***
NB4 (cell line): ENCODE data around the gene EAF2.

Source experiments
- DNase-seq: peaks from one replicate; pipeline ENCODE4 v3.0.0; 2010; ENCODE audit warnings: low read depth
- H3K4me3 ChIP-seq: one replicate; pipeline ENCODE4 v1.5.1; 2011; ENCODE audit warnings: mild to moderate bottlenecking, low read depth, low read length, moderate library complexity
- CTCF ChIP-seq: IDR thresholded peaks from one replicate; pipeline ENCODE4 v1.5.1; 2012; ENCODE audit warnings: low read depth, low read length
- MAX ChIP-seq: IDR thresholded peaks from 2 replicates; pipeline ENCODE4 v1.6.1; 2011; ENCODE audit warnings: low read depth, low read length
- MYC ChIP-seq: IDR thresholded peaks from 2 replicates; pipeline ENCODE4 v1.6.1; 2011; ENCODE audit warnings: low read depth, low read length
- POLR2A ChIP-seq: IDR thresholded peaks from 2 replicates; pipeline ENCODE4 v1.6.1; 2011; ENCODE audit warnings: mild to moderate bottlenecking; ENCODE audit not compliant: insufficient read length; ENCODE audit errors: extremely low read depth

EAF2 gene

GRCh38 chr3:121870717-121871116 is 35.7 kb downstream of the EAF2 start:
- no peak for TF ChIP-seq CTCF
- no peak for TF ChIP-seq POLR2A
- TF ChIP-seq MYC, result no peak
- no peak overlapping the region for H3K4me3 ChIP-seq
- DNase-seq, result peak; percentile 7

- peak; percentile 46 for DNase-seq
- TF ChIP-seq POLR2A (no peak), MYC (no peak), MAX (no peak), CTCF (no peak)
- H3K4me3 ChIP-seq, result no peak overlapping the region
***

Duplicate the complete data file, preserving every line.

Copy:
NB4 (cell line): ENCODE data around the gene EAF2.

Source experiments
- DNase-seq: peaks from one replicate; pipeline ENCODE4 v3.0.0; 2010; ENCODE audit warnings: low read depth
- H3K4me3 ChIP-seq: one replicate; pipeline ENCODE4 v1.5.1; 2011; ENCODE audit warnings: mild to moderate bottlenecking, low read depth, low read length, moderate library complexity
- CTCF ChIP-seq: IDR thresholded peaks from one replicate; pipeline ENCODE4 v1.5.1; 2012; ENCODE audit warnings: low read depth, low read length
- MAX ChIP-seq: IDR thresholded peaks from 2 replicates; pipeline ENCODE4 v1.6.1; 2011; ENCODE audit warnings: low read depth, low read length
- MYC ChIP-seq: IDR thresholded peaks from 2 replicates; pipeline ENCODE4 v1.6.1; 2011; ENCODE audit warnings: low read depth, low read length
- POLR2A ChIP-seq: IDR thresholded peaks from 2 replicates; pipeline ENCODE4 v1.6.1; 2011; ENCODE audit warnings: mild to moderate bottlenecking; ENCODE audit not compliant: insufficient read length; ENCODE audit errors: extremely low read depth

EAF2 gene

GRCh38 chr3:121870717-121871116 is 35.7 kb downstream of the EAF2 start:
- no peak for TF ChIP-seq CTCF
- no peak for TF ChIP-seq POLR2A
- TF ChIP-seq MYC, result no peak
- no peak overlapping the region for H3K4me3 ChIP-seq
- DNase-seq, result peak; percentile 7

- peak; percentile 46 for DNase-seq
- TF ChIP-seq POLR2A (no peak), MYC (no peak), MAX (no peak), CTCF (no peak)
- H3K4me3 ChIP-seq, result no peak overlapping the region